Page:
Now, I apologize for picking on this person, and this tweet, in particular. Similar gripes appear appear regularly in social media and The Chronicle of Higher Education on a regular basis. The formula runs as such: I, and people such of myself, have spent many years in school, have successfully been credentialed with a BA/MA/MFA/PhD, but the labor market refuses to reward us appropriately.

To be clear, I understand the deeply intuitive appeal of the Labor Theory of Value– the more labor I put into making something, the more people should pay me for the product of my labor. The problem with this logic is the very core of the economic puzzle: goods are only worth what people are willing to exchange for them. If you spend a year molding rotting eggshells into a 25-foot statue of Mickey Mouse, it might earn you something at an art auction, but probably not as much as you would have earned working an equivalent number of hours at Taco Bell. At the same time, you could take an art class at a local community college, paint a soft focus acrylic of the local high school, and sell it to an alum for $100. Or you could find a dinosaur egg in your backyard the day after you bought the house and sell it for $2000. Which is the more compelling artistic statement or mantle centerpiece is debatable, but the price each commands in the market is entirely objective, and has nothing to do with the hours of labor that went into them.

Which me brings to me the Matriculant Theory of Value: the more labor and tuition money I put towards producing a more credentialed version of myself, the more people should pay for the product of my labor. I’m sorry to report that the market doesn’t care about your degrees, it cares about what you can produce and the value the market places on that product. If you didn’t acquire any skills valued by the labor market, then your degree is only worth however much the firm values any marginal prestige it might enjoy from your credentials or the interesting conversation you may offer in the break room. If I’m an academic drawing a salary from an institution of higher education (and I am), then I’m reading not as a sign that I should be angry we’re not getting paid enough, but as a sign that I should be terrified that employers don’t value educational product I am currently producing.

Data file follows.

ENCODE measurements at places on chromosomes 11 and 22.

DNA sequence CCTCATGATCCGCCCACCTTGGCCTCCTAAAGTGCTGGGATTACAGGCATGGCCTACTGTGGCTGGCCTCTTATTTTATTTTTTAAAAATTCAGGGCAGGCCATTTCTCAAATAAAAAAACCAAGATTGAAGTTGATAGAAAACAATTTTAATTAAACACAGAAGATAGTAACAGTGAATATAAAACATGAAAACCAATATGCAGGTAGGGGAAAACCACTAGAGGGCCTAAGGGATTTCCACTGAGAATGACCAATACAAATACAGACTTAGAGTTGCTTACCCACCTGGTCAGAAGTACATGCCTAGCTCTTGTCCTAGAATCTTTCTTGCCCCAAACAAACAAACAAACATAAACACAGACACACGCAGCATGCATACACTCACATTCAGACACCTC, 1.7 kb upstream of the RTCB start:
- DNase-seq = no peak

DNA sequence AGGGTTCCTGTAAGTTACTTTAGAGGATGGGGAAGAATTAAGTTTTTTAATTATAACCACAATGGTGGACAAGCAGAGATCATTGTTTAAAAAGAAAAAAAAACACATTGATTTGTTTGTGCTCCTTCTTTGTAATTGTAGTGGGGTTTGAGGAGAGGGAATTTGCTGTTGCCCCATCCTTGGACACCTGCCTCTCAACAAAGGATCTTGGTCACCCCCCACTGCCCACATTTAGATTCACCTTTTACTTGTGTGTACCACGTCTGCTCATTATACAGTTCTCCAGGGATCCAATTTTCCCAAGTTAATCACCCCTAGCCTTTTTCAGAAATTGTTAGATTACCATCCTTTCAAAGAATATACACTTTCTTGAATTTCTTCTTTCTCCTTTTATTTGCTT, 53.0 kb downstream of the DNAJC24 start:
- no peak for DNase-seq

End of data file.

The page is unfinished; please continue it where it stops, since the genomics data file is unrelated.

Now, unlike a lot of scolds, I am sympathetic to the academic misinformation that students often find themselves marinating in. Professors enjoy telling students who might be wary of joining the glut of PhDs applying for scarce academic jobs, “Don’t worry, you’ll get a job. You’re special and brilliant and you deserve a job.” Given that these professors need cheap labor, but often lack resources, they are all to happy to pay “in trade” i.e. with an advanced degree. For that deal to work though, you have to convince students that the degree has value. They are all too quick to valorize a “life of the mind” not unlike acolytes being invited to take a vow of poverty, and with more than a little implied denigration of more proletarian endeavors.